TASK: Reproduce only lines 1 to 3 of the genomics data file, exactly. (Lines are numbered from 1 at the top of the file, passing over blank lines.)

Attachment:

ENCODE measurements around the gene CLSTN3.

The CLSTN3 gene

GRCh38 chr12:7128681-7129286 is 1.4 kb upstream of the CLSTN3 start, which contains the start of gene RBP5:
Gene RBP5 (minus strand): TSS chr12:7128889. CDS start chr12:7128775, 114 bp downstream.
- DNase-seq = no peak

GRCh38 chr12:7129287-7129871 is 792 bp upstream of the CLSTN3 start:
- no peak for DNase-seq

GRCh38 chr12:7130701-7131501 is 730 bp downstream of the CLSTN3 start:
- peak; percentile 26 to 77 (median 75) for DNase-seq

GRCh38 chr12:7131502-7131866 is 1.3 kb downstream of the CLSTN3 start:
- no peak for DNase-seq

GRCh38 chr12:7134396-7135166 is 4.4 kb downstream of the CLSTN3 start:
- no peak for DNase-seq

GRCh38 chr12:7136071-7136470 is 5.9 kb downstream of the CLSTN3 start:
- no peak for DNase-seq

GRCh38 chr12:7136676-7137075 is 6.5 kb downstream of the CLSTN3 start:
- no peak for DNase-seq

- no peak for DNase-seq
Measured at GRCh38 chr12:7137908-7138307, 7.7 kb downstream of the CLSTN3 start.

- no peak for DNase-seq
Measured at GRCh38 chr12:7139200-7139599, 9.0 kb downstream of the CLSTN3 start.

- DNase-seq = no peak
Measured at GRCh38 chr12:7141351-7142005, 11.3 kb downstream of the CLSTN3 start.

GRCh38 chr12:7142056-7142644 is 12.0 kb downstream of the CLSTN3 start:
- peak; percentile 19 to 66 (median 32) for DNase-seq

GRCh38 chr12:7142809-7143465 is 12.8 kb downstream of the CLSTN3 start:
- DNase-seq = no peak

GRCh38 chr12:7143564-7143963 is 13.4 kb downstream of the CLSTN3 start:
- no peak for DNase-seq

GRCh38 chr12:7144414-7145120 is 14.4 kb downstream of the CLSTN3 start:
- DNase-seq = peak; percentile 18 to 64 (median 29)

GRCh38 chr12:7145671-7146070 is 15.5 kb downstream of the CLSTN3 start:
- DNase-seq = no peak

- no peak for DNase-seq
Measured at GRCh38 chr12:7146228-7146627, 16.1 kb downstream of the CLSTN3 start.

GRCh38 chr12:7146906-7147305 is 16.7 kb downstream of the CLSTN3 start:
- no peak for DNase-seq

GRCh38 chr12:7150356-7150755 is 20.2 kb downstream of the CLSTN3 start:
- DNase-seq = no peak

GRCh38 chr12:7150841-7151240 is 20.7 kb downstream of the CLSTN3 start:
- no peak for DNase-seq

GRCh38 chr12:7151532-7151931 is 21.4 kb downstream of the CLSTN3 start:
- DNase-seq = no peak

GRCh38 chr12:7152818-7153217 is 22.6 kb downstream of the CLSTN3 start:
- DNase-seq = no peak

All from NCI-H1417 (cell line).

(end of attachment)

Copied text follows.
ENCODE measurements around the gene CLSTN3.

The CLSTN3 gene

GRCh38 chr12:7128681-7129286 is 1.4 kb upstream of the CLSTN3 start, which contains the start of gene RBP5: